• Main Points: While this is an environmental assessment, economically important sectors should be considered.
  • Main Points: You will need to identify priority sectors for public participation. These can be the same or different from the sectors identified for the other pillars of access. They can also be the same across the levels of decision-making measured for public participation Discuss the advantages/disadvantages of choosing of using the same sector across all levels (Advantages: may be able to make general conclusions across sectors, save time and money; Disadvantages: would not know if this is a sector-specific situation or not, may need more case studies in other sectors later)
  • Main points: Project level decisions are required. This often means an EIA. Was there adequate participation in the EIA process for a particular project? Examples: hydroelectric dam project, oil and gas pipelines, mining concessions etc. When you enter a new case on computer, you will be asked to include “case type detail” for Project-Level Decisions your choices will be: Development permits Pollution permits Concessionary agreements Licenses for resource use Government procurement contracts other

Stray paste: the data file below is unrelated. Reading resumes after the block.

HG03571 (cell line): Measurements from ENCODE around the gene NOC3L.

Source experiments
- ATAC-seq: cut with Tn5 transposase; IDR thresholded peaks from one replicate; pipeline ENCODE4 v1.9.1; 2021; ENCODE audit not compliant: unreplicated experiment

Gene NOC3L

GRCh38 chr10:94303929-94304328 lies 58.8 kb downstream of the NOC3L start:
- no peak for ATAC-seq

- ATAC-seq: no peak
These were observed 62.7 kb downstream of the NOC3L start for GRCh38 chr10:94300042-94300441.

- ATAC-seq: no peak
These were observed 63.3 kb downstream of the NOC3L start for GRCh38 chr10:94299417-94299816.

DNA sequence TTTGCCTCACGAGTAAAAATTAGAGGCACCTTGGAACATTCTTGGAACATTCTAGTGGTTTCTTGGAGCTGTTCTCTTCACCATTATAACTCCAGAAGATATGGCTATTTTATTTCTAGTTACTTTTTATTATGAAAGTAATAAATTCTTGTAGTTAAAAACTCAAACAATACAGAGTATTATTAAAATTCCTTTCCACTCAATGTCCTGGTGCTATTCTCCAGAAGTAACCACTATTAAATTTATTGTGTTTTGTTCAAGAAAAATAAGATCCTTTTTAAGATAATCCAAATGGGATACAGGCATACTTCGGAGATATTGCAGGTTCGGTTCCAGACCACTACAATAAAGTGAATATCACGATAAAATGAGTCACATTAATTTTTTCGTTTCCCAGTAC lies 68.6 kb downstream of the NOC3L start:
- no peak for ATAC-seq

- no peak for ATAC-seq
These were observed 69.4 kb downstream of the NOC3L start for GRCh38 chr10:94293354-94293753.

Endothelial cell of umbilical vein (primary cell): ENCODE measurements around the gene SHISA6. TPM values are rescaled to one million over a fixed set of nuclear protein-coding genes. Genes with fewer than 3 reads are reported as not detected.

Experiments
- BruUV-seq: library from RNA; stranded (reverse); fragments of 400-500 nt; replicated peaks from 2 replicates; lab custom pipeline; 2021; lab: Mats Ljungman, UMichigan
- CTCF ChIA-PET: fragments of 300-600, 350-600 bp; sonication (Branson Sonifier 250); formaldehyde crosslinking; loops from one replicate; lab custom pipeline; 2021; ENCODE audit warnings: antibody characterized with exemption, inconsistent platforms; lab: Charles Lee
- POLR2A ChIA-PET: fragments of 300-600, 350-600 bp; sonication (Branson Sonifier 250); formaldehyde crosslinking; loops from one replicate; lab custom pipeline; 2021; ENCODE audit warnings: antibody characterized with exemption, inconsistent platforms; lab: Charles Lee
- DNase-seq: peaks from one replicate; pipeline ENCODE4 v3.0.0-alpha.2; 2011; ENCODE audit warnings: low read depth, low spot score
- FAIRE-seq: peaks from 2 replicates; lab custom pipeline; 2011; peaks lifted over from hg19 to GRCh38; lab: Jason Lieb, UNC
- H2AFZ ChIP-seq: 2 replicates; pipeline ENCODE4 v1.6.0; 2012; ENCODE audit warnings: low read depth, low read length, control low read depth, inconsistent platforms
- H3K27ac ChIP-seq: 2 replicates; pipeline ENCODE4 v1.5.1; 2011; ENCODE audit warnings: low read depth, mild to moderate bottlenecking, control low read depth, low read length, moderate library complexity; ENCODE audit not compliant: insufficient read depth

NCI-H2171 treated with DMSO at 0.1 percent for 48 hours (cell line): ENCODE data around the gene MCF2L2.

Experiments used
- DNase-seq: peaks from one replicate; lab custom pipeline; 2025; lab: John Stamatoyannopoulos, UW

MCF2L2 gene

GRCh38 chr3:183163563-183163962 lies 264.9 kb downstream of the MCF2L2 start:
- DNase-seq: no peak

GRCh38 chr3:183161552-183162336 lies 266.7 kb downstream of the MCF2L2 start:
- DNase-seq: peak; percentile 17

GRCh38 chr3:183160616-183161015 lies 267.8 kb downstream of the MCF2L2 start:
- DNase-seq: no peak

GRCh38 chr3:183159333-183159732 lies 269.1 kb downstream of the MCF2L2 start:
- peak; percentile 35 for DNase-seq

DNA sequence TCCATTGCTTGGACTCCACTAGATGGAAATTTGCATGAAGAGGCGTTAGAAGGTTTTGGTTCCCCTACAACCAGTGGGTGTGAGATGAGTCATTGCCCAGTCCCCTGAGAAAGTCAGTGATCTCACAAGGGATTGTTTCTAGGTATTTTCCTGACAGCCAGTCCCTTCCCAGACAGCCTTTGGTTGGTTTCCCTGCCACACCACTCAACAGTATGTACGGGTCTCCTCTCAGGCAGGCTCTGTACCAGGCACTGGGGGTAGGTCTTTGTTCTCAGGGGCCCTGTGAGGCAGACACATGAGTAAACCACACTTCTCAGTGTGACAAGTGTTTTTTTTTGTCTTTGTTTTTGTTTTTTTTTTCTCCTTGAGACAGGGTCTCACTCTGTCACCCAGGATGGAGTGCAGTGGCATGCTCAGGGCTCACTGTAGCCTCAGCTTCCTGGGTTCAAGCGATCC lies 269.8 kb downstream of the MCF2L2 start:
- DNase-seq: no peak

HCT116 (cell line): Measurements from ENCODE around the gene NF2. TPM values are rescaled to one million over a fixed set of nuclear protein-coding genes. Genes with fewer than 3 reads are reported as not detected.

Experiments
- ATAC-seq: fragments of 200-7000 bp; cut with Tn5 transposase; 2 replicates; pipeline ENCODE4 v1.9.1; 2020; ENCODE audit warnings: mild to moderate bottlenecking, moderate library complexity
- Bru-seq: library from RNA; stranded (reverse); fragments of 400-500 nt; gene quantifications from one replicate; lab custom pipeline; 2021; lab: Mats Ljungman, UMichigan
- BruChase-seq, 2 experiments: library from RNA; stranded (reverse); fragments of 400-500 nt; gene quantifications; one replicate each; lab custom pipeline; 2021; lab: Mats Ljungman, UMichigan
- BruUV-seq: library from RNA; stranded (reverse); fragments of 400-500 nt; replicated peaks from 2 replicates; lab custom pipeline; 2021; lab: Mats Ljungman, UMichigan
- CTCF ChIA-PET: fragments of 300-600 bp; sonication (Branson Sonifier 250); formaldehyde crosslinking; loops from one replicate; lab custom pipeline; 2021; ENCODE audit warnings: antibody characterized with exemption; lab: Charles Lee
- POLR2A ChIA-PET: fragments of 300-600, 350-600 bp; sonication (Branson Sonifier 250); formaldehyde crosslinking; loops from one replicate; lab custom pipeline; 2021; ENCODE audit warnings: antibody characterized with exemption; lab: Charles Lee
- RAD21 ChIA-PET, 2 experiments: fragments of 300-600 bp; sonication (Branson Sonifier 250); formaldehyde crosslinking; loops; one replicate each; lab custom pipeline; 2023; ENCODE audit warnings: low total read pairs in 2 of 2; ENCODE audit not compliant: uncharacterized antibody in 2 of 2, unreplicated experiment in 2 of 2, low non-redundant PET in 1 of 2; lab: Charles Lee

• Main points: THESE ARE GUIDELINES FOR PROJECT LEVEL CASE STUDIES ONLY Case studies for project-level decisions should: Represent single development projects or activities, in a sector of economic development with significant environmental impacts. Ideally, include at least one case from the same sector as a case study assessed under the policy-making case type. Again, sectors such as mining, forestry, transportation, and power generation are likely candidates. Heavy industries that are resource- or pollution-intensive (such as pulp and paper, chemicals, iron, steel, and aluminum) should also be considered. Ideally, include at least one case involving an environmental impact assessment (EIA), that is, a “systematic examination of the likely impacts of development proposals on the environment prior to any activity.” Be representative of the project type. A typical project-level decision-making process will demonstrate standard opportunities to participate and standard levels of involvement by the public.